Every year there is a little dose of America at Wembley and the brash, money-driven and plastic-clad world of American Football is opened up to Britain. Its popularity on this side of the pond has been steadily growing and increasing numbers have been applying for tickets and making the journey from all ends of the country as well as abroad. In addition to this the games of the National Football League are bringing crowds of fans to select pubs on Sunday and Monday nights, they become little enclaves for lovers of the drama, the aggression and the passion of the game.

 American football, however, is not restricted to the stadiums of the United States. It is Britain’s fastest growing university sport with 72 teams registered with the British Universities American Football League last year. This is a dramatic figure for a sport that began with 4 university teams in 1985 and still only had 39 in 2006. Each team represents a large amount of effort and dedication by it’s members to meet the challenges of establishing a new and expensive sports society in an atmosphere dominated by traditional sports such as rugby, hockey and football.

American Football is not just rugby in padding…

It is all too easy to see such a rise as a sign of the Americanisation of Britain’s youth, a favourite topic of many, but this ignores the benefits of the sport. American Football is not just rugby in padding; it is an immensely technical, fast-paced, high octane sport which offers an opportunity to many who may ordinarily not have considered a university sport. As it requires a far bigger squad, some can exceed 50 players, it offers an alternative to many who don’t make the elite 1st XV of most university rugby teams.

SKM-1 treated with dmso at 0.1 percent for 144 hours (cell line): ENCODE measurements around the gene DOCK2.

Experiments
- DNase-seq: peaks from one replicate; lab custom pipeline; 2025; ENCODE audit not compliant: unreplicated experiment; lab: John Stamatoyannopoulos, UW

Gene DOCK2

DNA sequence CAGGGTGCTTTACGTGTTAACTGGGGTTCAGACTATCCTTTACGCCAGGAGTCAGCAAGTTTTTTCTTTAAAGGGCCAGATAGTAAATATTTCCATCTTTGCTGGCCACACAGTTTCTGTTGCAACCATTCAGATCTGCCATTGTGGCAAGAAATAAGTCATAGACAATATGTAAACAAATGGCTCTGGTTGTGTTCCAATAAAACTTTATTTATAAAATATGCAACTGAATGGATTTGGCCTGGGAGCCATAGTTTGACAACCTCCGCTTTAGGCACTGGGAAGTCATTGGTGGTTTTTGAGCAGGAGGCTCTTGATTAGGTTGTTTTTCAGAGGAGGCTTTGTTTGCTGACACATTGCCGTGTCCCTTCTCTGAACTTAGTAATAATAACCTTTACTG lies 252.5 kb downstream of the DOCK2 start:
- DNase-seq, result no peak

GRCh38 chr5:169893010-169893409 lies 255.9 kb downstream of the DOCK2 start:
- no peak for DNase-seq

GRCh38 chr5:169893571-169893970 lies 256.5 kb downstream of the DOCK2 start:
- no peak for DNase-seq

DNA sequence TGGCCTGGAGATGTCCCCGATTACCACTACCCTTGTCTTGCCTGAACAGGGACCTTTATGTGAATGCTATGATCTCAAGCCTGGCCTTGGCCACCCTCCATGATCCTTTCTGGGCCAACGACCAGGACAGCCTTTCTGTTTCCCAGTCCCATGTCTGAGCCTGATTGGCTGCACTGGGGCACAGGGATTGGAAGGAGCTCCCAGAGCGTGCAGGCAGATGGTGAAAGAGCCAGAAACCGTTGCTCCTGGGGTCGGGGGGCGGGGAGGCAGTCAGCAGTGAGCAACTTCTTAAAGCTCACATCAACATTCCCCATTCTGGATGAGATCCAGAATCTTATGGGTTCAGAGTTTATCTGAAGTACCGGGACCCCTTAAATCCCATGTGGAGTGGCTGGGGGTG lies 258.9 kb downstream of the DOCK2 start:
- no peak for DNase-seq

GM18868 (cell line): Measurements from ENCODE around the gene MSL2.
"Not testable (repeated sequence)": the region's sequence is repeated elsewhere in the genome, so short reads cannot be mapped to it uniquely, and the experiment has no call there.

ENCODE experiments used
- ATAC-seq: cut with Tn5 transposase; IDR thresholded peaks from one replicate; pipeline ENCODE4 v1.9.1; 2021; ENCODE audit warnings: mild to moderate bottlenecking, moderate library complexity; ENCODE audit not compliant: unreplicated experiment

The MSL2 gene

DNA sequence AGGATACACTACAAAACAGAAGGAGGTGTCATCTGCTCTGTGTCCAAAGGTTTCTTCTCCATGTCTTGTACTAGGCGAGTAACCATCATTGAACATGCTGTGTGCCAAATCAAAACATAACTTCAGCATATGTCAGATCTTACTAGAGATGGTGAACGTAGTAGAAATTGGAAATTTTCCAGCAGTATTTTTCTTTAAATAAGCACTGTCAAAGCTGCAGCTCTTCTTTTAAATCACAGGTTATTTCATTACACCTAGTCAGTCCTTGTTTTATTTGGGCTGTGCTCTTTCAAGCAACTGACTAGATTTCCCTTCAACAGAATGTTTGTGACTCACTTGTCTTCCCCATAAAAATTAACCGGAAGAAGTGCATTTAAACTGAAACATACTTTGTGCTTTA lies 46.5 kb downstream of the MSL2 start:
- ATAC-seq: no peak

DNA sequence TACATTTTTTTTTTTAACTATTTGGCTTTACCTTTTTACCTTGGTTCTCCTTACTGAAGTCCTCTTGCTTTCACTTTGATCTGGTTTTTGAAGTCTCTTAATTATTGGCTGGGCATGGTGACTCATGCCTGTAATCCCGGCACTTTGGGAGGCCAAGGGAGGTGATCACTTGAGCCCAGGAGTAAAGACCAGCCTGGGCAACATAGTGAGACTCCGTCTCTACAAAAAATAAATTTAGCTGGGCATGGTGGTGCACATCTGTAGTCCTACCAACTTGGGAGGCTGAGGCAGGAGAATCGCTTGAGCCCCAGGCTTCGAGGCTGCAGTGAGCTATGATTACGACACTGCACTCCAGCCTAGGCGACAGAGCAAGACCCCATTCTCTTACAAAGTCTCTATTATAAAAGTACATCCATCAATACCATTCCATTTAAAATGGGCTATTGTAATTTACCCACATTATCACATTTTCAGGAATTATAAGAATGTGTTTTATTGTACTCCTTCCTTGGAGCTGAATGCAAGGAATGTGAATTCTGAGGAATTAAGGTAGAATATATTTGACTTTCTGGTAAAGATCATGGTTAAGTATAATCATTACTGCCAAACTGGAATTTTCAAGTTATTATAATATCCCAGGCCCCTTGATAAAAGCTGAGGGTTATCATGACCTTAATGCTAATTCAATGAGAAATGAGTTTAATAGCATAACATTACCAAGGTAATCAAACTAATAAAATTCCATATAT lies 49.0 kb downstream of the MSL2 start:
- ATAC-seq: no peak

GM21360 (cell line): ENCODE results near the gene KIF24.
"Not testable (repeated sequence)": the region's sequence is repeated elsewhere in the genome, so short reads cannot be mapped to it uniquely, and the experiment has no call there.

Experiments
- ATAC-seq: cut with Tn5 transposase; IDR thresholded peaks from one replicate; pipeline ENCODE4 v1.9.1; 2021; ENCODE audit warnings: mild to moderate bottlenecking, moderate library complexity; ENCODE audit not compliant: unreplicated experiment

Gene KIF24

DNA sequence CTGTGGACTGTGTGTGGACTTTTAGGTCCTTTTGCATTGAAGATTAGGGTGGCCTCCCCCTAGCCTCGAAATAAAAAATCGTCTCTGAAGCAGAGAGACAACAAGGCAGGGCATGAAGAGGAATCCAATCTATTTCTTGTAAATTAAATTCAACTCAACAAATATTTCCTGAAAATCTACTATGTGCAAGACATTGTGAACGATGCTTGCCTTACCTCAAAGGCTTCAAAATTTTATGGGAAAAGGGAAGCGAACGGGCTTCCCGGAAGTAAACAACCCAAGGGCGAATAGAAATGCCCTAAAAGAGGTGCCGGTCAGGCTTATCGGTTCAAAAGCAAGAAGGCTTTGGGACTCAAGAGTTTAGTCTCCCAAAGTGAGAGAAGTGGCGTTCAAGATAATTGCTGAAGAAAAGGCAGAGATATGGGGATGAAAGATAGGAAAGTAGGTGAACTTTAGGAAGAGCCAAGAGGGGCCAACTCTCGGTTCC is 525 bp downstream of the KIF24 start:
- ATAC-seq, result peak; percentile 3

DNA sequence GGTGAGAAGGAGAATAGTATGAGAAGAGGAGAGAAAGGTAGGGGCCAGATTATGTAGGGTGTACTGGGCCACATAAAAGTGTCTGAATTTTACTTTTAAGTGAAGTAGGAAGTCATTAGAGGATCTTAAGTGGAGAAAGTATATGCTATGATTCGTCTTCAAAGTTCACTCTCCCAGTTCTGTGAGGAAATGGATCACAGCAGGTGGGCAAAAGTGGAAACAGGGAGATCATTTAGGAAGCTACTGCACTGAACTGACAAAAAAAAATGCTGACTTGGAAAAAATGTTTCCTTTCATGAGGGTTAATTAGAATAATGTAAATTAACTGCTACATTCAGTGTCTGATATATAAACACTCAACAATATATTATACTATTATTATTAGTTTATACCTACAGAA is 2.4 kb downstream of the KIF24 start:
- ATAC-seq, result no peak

It also offers a chance for players of any physical proportion. No one is excluded because the positions have very specific roles, this promotes exercise and the health benefits of sport to a new group. It also benefits those who did not have the opportunity to try more traditional sports whether that was because of commitments, a lack of money or a lack of school facilities. The majority of teams will train players by starting with the very basics thus making it less intimidating than trying a new sport alongside teammates with 14 years of experience.

…there are many who will not accept American Football…

Naturally there are many who will not accept American Football as an alternative to the purity of rugby or the sanctity of football and they will continue to mock what they do not understand. University football will never become the spectacle that it is in the US where thousands fill stadiums for their local team before going home and playing as their favourite students on video games but it is here to stay.

The influx of new players will filter out into the British American Football Association league and improve the quality of the British game. This in turn will bring in more investment which will continue to fuel the rise of the game. It is not inconceivable that the annual Wembley game may one day see a British team pitted against on old NFL favourite.

Image courtesy of BAFA


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